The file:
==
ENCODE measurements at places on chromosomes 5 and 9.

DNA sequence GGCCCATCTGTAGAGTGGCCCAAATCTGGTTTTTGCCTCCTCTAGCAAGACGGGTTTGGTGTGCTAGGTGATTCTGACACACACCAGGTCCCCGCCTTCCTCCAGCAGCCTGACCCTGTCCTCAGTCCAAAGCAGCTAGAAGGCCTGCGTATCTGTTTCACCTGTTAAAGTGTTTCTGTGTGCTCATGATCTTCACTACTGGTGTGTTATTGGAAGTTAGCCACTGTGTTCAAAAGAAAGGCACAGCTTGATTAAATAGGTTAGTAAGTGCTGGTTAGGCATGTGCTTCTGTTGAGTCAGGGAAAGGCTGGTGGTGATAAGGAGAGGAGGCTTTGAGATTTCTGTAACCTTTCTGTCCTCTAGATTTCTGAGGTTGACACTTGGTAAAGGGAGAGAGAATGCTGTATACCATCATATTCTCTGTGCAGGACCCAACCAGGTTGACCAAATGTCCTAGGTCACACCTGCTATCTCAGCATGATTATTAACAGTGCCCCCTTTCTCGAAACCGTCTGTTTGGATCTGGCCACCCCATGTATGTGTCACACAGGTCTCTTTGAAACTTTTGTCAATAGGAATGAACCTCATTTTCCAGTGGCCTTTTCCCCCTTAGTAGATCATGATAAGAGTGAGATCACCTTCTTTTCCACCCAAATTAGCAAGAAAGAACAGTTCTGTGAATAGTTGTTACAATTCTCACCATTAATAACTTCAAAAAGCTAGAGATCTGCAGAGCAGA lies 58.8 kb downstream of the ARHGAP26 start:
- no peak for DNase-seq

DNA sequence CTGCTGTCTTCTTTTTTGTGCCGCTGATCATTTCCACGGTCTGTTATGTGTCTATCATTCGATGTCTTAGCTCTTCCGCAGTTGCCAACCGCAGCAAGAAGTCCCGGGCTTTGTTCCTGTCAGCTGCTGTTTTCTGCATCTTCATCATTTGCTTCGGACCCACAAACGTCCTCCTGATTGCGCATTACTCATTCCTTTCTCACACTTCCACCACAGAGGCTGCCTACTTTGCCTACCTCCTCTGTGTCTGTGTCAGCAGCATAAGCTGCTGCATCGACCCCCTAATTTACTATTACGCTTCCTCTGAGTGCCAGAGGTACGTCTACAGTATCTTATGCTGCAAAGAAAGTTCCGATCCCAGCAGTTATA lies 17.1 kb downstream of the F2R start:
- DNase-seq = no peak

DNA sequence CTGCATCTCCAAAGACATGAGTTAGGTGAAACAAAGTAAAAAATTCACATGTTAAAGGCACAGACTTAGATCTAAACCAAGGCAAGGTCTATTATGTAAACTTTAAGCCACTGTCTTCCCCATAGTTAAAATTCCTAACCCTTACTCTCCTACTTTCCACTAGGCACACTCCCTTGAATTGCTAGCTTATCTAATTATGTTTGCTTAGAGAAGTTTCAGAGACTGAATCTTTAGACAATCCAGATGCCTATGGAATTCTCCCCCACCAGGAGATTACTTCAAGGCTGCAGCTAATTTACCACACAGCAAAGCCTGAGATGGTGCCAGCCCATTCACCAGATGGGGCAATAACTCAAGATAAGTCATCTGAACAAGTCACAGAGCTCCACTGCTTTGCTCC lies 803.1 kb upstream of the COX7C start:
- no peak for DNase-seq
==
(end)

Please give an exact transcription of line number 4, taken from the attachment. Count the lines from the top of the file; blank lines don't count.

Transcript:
DNA sequence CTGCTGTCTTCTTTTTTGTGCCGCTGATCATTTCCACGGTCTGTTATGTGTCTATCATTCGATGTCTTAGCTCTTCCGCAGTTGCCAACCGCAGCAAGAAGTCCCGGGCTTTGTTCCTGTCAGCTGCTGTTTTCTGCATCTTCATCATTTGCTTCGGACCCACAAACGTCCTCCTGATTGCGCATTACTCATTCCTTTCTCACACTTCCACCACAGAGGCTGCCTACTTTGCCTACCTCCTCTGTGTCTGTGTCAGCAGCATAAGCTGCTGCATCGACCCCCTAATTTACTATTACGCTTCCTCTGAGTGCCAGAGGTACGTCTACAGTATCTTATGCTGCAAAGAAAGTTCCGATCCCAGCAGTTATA lies 17.1 kb downstream of the F2R start: